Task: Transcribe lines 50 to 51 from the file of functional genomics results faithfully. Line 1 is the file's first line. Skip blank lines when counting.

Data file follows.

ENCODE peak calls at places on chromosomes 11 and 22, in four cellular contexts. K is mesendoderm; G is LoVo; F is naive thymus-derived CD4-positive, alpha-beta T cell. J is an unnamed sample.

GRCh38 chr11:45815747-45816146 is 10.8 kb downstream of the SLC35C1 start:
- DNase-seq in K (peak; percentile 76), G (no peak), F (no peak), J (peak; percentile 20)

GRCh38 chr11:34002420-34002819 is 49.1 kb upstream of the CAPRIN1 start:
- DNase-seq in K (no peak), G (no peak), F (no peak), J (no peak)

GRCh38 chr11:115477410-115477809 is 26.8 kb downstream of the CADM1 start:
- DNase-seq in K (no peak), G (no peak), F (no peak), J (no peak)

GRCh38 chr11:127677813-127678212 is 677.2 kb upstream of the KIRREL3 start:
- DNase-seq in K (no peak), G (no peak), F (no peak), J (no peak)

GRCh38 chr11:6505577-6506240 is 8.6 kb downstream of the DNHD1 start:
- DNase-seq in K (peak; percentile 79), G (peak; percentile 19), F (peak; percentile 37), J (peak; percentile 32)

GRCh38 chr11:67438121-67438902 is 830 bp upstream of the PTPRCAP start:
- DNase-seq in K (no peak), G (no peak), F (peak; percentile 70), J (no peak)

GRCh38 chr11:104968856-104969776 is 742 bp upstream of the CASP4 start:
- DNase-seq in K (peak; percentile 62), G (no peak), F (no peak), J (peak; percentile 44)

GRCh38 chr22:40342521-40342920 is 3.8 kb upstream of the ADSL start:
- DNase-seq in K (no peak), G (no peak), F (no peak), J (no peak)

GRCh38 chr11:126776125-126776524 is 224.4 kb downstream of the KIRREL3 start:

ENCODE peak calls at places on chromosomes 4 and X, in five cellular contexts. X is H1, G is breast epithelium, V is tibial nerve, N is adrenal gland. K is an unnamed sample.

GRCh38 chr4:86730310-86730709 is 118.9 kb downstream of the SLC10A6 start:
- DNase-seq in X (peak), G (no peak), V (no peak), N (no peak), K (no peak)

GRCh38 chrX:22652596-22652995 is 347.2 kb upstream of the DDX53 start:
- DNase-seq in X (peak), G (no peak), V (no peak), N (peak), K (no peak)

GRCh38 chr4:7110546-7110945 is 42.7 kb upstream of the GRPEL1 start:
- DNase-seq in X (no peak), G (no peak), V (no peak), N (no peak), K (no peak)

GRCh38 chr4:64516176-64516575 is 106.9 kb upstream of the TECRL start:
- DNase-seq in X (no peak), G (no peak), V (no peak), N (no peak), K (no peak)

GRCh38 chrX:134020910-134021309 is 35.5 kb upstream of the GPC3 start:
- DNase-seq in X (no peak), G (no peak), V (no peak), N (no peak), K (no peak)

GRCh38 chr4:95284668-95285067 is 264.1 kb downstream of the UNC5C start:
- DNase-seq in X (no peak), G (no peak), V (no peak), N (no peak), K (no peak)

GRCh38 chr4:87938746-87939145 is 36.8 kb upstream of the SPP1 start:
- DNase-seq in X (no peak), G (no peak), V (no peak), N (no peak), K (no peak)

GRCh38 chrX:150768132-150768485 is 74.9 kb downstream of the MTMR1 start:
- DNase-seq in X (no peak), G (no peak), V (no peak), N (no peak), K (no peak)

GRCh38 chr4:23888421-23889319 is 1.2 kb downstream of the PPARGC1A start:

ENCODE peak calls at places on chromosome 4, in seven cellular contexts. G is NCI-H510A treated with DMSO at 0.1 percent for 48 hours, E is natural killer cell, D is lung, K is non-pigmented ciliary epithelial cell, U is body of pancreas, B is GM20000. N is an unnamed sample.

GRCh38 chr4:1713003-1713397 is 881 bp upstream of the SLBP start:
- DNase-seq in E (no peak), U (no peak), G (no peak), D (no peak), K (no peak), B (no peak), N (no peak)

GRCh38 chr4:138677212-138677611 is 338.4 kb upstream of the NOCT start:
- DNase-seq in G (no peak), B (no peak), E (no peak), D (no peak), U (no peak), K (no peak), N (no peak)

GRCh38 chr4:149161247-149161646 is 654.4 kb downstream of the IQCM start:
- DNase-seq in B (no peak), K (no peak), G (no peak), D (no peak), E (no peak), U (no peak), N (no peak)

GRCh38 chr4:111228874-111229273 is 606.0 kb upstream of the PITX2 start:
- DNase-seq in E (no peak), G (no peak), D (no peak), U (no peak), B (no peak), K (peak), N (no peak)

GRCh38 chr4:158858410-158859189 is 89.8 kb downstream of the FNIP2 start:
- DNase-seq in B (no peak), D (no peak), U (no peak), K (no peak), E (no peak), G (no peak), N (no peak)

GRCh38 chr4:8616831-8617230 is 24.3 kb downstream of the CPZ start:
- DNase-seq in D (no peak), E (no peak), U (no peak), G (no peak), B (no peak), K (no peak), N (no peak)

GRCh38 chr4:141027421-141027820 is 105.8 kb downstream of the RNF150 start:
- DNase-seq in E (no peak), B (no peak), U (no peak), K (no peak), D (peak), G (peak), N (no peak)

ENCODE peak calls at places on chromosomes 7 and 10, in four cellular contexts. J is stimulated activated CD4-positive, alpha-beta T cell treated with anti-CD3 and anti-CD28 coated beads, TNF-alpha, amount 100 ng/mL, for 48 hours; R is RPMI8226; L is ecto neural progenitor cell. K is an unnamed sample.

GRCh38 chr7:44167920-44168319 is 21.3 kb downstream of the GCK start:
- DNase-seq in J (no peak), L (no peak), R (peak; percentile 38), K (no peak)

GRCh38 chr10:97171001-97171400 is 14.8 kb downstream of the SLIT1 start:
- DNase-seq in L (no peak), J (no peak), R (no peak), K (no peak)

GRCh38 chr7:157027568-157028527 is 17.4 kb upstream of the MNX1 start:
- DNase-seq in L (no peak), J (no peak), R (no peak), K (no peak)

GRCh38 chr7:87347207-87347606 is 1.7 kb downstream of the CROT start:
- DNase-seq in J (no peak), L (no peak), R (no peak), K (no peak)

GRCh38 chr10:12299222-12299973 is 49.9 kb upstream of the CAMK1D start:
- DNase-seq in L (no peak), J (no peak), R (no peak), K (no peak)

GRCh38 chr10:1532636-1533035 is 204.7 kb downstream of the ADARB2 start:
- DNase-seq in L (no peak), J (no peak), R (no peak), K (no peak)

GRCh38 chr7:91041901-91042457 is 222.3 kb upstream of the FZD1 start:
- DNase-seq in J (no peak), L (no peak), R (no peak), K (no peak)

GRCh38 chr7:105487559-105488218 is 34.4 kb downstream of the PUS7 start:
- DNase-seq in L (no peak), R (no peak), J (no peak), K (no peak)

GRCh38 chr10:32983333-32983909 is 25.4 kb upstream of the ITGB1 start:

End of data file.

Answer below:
GRCh38 chr4:141027421-141027820 is 105.8 kb downstream of the RNF150 start:
- DNase-seq in E (no peak), B (no peak), U (no peak), K (no peak), D (peak), G (peak), N (no peak)